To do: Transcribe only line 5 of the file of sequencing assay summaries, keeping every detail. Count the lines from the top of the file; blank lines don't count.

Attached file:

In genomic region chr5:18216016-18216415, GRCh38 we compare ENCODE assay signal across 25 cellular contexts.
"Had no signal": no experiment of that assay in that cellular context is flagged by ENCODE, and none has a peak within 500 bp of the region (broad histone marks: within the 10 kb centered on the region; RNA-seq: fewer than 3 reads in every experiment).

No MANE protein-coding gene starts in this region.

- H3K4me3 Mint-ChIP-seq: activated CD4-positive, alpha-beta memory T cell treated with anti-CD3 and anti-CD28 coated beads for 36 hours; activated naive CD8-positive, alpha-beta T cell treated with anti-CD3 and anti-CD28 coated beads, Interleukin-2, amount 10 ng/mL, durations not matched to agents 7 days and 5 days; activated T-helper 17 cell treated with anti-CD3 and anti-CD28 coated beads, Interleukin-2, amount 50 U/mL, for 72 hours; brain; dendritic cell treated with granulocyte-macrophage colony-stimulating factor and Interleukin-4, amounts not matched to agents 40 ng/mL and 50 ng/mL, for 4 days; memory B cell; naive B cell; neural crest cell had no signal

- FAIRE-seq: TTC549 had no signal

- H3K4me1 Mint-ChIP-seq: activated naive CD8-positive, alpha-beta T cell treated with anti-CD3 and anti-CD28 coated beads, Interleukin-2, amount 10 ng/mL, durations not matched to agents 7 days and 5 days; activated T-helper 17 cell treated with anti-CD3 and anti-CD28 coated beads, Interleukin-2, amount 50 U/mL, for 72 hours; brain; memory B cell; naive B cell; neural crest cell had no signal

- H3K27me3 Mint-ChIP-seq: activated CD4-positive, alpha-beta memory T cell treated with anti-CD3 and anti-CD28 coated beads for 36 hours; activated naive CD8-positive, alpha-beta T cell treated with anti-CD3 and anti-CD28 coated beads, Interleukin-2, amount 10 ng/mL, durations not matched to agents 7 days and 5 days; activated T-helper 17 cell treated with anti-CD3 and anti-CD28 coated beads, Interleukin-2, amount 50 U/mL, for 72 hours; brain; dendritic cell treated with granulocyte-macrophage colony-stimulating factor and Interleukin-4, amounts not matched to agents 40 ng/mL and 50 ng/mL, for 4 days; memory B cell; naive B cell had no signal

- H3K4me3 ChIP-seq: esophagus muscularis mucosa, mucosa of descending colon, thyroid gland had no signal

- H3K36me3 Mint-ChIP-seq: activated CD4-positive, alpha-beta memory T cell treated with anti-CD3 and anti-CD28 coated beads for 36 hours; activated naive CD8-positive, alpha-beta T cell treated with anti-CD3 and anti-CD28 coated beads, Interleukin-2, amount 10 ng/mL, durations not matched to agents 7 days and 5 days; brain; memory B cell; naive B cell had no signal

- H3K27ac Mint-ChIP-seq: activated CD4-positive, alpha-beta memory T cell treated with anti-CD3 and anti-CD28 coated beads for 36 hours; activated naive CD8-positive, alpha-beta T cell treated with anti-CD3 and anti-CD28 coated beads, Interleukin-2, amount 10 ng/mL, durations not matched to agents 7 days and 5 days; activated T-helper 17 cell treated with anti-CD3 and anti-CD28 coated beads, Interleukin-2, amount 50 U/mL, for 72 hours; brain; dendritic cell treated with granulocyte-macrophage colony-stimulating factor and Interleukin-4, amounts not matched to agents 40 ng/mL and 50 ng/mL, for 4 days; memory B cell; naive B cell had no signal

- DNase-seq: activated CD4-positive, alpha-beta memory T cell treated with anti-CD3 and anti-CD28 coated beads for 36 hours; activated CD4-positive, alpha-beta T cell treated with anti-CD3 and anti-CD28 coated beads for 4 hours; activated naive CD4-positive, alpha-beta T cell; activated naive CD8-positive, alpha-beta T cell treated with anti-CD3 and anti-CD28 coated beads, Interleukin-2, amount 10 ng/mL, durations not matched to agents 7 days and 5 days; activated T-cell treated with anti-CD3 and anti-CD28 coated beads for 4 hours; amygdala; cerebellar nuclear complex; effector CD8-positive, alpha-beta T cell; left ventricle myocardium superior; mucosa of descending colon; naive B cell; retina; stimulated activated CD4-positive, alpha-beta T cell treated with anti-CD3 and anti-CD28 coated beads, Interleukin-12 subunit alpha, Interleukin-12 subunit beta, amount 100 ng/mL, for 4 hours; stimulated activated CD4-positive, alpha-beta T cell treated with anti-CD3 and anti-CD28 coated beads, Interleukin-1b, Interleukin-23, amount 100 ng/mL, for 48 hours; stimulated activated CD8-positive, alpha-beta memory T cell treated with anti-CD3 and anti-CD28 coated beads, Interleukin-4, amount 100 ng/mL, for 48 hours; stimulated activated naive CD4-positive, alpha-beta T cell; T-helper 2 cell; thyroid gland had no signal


- FAIRE-seq: TTC549 had no signal